Also I didn't realize the limitations of the knock sensing and honestly never put a lot of confidence in the ion sensing as I've had some pretty horrendous pinging in the past and it sure wasn't handled by the ECM well.

But back to the strategy. If approached with caution it seems we could adjust timing in areas that we beileve are undertimed and let the PV show where the problems are in the logging and adjust accordingly. maybe?

I can't help but feel the map that I'm using is a compromise and it begs to be tweaked. But that said I also do NOT like the way an EFI bike runs when it's had it's timing adjusted per the old school tuning technique you stated. I find the way the engine runs is too edgy/gritty for lack of better descriptors. Certainly more buzzy vibrationwise. I'm not seeking this. A happy compromise is what I seek even it means a few less hp/tq.
 

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Fat boy ultra is correct. You need to pull a couple degrees of timing to compensate for the lower octane. Timing changes need to be done manually as NO fuel injection auto tuner has the ability to change timing automatically.
The power vision has the ability to log knock and export changes to create a new map with improved spark tables. By default autotune doesn't do this, but it can be enabled. I've been told by Jamie at FuelMoto that once a few autotunes have been done for the air/fuel, an autotune where air/fuel is disabled and spark is enable would work well to help eliminate any pinging. Autotune pro with wide band o2 sensors works even better, but even autotune basic with the stock narrow band o2 sensors works well.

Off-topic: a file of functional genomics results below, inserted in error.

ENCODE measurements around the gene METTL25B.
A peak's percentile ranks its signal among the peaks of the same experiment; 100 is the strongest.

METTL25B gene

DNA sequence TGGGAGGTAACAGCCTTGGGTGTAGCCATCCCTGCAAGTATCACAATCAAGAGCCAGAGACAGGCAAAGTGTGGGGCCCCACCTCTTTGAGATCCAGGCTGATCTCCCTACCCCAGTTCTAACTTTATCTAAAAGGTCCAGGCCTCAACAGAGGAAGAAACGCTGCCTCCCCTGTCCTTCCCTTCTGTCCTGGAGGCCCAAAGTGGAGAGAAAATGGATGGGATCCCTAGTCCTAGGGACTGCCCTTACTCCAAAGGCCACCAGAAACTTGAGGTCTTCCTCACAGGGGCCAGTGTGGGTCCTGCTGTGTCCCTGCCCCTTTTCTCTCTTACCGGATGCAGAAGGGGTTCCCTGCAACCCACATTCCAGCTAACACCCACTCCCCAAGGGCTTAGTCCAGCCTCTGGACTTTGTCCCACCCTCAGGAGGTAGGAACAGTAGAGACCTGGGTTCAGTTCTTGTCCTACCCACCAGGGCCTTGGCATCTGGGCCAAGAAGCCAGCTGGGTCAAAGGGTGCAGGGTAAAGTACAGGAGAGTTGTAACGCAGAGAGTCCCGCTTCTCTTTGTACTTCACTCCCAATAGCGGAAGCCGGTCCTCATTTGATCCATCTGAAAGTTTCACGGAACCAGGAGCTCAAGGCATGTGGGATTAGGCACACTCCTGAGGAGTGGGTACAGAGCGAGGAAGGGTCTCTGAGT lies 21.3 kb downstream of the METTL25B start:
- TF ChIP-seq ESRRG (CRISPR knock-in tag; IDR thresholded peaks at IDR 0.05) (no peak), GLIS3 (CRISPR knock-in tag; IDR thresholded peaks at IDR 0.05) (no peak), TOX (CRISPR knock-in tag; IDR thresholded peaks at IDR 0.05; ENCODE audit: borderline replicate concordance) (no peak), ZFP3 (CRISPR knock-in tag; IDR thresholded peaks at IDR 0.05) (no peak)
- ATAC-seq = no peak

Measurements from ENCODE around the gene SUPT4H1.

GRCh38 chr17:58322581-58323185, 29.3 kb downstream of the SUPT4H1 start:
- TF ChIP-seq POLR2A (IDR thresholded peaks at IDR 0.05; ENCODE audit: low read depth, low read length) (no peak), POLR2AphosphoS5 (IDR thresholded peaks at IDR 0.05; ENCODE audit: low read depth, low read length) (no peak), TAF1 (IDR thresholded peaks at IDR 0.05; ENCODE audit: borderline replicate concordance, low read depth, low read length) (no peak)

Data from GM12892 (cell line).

A good manual method would be to do a datalogging session with the correct sensors selected, then anywhere in the log file that you saw some knock, remove a degree or 2 of timing, then run again. Repeat this until you get rid of any knock/pinging.
 

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The power vision has the ability to log knock and export changes to create a new map with improved spark tables. By default autotune doesn't do this, but it can be enabled. I've been told by Jamie at FuelMoto that once a few autotunes have been done for the air/fuel, an autotune where air/fuel is disabled and spark is enable would work well to help eliminate any pinging. Autotune pro with wide band o2 sensors works even better, but even autotune basic with the stock narrow band o2 sensors works well.

A good manual method would be to do a datalogging session with the correct sensors selected, then anywhere in the log file that you saw some knock, remove a degree or 2 of timing, then run again. Repeat this until you get rid of any knock/pinging.
Disable air/fuel and enable Ignition in AT Basic?? How? I haven't seen any way to do that. I do know you can log the timing events, but if you don't have an event then you won't know if you're 10 degrees too low in some areas of the tune. Exaggerated and I'm far from an expert!
 

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Disable air/fuel and enable Ignition in AT Basic?? How? I haven't seen any way to do that. I do know you can log the timing events, but if you don't have an event then you won't know if you're 10 degrees too low in some areas of the tune. Exaggerated and I'm far from an expert!
Taken from the AutoTune Notes and Tips area of the manual "In the settings area of AutoTune you can set Max VE Learn to 0 and Max Spark Learn to 10. This will disable AutoTune's ability to change fuel, but allow it to monitor, record, and eventually correct spark advance based on knock activity.
 

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Taken from the AutoTune Notes and Tips area of the manual "In the settings area of AutoTune you can set Max VE Learn to 0 and Max Spark Learn to 10. This will disable AutoTune's ability to change fuel, but allow it to monitor, record, and eventually correct spark advance based on knock activity.
Thanks man. I got it, I got it! RTFM! :) Sounds like I better go back and actualy read vs skim the manual...